The NanoAirCleaner air purifier is based on a new technology called photocatalysis. Unlike regular air filters, this technology doesn’t trap impurities within the body of the device; it breaks down the impurities into basic non-toxic substances. Photocatalysis is based on a simple chemical reaction driven by light. The basic principles of photocatalysis have been known for more than a century.
The technology combines a non-toxic and highly effective photocatalyst in the form of a thin film and a UVA light source (this is the light used in night clubs and as a bug killer). This creates energy that destroys pollutants present in the air and transforms them into benign non-toxic substances such as water and carbon dioxide. Thanks to the nature of the photocatalyst that we use, this process can continue without the need to change filters or refill cartridges. Our product uses titanium dioxide applied to metal substrates.
The diagram shows that the reaction is based on generating a free electron, upon irradiating the particle with sufficient UV light. This was first described by Albert Einstein in his works on the photoelectric effect, which earned him the Nobel Prize in 1921. The photoelectric effect forms the basis of many modern technologies including solar energy, space exploration and night vision. Photocatalysis is another field utilising this phenomenon. Modern photocatalysis was established in Japan with the work of Fujishima and Honda, as described in 1971.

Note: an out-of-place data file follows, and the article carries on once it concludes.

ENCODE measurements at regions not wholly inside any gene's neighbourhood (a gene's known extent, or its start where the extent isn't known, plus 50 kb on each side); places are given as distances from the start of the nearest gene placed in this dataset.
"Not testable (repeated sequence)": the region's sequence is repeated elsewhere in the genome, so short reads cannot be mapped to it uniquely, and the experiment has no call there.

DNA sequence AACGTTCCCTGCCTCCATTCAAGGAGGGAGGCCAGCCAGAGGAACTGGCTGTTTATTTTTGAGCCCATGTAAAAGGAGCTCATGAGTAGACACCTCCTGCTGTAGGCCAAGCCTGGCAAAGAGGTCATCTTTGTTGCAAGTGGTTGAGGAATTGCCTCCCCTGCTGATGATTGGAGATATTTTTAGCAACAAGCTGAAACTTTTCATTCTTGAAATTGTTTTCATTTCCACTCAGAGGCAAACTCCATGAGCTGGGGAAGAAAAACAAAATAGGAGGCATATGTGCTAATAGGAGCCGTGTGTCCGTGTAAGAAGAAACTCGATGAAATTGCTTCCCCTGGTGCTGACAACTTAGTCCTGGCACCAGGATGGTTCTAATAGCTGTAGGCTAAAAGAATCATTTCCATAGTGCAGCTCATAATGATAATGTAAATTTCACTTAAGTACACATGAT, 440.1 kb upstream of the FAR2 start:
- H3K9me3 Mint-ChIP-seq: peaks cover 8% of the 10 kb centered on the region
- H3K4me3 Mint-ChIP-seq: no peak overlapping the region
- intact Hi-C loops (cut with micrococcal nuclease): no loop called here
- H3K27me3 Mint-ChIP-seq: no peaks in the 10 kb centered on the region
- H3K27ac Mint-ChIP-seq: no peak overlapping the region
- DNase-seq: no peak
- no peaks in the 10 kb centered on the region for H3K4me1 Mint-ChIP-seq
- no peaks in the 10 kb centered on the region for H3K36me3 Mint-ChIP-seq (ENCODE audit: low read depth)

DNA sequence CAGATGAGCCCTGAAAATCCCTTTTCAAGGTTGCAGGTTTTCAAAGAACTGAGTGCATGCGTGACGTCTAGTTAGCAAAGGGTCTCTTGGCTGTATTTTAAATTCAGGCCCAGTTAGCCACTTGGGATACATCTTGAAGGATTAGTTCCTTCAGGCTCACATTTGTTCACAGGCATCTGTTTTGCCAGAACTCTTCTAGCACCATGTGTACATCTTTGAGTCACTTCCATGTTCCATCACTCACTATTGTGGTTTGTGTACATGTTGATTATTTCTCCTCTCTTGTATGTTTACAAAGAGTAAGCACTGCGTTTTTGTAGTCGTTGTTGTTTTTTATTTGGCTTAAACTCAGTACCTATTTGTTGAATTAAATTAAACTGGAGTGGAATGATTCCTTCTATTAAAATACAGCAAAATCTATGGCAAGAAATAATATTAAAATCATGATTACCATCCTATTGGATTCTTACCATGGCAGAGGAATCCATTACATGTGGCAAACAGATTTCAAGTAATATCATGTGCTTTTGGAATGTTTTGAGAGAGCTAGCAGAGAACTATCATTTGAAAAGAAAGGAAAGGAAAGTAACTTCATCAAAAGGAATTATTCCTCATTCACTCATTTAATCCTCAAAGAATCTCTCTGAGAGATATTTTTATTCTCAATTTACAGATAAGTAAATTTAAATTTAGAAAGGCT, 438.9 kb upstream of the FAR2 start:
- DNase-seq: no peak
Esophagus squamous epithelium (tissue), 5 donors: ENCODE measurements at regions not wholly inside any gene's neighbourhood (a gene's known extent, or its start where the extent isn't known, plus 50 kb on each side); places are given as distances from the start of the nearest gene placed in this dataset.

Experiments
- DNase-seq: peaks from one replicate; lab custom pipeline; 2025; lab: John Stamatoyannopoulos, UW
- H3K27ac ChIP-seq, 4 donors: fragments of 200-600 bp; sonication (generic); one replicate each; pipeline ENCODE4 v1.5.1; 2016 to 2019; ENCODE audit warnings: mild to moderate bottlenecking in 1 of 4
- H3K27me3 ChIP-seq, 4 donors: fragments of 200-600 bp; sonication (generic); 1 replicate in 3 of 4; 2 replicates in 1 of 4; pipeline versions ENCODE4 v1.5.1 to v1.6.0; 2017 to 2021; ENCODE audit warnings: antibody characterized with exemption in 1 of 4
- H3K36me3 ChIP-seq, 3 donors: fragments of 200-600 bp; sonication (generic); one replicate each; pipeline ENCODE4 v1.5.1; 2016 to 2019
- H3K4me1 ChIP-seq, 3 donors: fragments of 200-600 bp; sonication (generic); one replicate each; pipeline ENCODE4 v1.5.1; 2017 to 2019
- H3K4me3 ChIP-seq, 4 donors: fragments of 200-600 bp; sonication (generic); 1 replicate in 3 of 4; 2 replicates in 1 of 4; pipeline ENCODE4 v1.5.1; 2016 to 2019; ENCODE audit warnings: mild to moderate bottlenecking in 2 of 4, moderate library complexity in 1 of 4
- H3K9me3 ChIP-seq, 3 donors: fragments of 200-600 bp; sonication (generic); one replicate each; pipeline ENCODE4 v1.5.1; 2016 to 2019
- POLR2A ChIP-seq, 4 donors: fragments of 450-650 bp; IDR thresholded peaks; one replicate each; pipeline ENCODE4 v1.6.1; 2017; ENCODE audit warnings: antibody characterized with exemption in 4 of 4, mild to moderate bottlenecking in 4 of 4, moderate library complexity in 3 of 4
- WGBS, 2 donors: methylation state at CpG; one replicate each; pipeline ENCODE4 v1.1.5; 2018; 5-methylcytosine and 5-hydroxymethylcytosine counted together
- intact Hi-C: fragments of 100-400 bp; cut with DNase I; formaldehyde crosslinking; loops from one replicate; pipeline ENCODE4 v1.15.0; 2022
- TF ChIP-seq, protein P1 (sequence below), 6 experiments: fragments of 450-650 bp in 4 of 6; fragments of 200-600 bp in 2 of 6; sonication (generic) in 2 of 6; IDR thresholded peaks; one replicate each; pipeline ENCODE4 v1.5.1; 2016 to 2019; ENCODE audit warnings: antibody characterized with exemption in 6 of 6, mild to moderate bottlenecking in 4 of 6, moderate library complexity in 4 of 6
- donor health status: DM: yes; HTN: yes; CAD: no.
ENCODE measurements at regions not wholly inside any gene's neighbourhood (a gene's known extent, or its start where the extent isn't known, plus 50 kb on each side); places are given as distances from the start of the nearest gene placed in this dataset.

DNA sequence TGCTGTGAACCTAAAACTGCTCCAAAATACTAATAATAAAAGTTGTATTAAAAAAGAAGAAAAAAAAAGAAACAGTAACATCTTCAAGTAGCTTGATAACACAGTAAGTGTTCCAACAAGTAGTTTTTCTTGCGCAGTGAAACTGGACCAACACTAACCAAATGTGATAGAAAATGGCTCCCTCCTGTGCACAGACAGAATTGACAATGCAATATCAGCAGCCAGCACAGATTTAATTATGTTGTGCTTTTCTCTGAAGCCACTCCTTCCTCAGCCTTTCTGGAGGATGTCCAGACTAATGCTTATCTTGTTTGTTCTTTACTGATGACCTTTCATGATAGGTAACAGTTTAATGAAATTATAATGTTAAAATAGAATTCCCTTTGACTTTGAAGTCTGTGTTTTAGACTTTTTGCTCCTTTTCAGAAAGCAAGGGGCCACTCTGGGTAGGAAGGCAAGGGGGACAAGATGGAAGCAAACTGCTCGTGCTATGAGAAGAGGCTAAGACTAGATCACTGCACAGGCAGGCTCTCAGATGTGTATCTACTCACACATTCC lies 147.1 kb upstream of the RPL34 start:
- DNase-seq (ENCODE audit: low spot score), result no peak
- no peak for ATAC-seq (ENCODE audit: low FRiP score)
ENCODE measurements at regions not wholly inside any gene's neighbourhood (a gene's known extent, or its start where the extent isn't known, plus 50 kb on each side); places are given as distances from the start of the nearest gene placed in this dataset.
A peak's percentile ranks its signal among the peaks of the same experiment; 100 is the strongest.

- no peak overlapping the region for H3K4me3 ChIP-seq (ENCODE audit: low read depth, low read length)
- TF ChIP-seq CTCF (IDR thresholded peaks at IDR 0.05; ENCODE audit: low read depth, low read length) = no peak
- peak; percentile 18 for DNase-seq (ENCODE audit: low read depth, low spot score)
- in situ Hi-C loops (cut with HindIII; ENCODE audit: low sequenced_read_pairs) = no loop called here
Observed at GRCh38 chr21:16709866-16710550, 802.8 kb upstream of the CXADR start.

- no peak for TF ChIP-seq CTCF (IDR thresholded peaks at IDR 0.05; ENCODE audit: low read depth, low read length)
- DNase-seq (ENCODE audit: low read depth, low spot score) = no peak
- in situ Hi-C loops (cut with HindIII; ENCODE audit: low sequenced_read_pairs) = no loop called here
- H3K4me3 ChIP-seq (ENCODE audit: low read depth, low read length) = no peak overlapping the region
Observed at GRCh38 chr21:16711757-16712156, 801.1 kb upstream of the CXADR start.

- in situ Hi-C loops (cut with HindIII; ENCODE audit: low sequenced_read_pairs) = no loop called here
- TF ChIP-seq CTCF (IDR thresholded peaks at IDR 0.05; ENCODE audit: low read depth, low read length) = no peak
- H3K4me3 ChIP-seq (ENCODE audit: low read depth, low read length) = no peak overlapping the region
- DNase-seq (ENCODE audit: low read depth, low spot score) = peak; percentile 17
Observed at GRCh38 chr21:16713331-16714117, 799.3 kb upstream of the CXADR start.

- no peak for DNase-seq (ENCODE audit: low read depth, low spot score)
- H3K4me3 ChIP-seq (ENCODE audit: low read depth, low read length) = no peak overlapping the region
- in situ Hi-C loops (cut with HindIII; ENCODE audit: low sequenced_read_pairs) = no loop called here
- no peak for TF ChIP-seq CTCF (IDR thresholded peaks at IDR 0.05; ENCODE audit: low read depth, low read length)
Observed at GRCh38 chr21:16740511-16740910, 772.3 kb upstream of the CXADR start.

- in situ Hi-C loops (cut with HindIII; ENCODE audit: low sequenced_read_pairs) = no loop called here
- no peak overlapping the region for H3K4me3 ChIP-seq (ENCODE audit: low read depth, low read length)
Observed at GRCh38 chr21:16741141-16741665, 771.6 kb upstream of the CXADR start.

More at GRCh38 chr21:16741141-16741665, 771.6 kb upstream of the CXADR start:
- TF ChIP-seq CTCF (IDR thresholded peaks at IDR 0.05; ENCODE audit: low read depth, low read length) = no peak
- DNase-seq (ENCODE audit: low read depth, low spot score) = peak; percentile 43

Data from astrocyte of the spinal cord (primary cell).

Until recently the widespread use of photocatalysis was constrained by difficulties in finding the correct procedure of embedding the photocatalyst onto the substrate so that a sturdy and robust layer is formed. Thanks to advanced knowledge in nanotechnologies in the Czech Republic, the procedure of creating a cutting-edge photocatalytic coating was achieved after just 2 years of development. The essential know-how lies in creating various thicknesses of the active layers on metal panels at specific temperature ranges.
NanoAirCleaner uses small fans (up to 10 W) to drive the air through the device. First a simple washable mesh filter is used to remove large particles (over 100 micrometres). Next the air is directed onto a set of aluminium-based panels coated with the photocatalyst. These panels are irradiated with UVA light, which commences the photocatalytic action. Our ingenious design allows between 2 and 4 square metres of active surface to be utilised in the purification process. This guarantees a high effectiveness of air cleaning. The photocatalyst is not consumed or transformed in the reaction, in which the final products are non-toxic substances such as water and carbon oxide.
In short, smart use of photocatalysis allows air purification where only light is needed, there are no filters to be replaced and there is a highly efficient rate of cleaning. Photocatalysis brings the following advantages.
It is necessary to emphasise that light sources other than UVA are unsuitable for use in household air purifiers. Germicidal UVC light may be effective, but it is extremely dangerous and even the shortest exposure to human eyes can lead to permanent blindness. Also, UVC produces toxic ozone.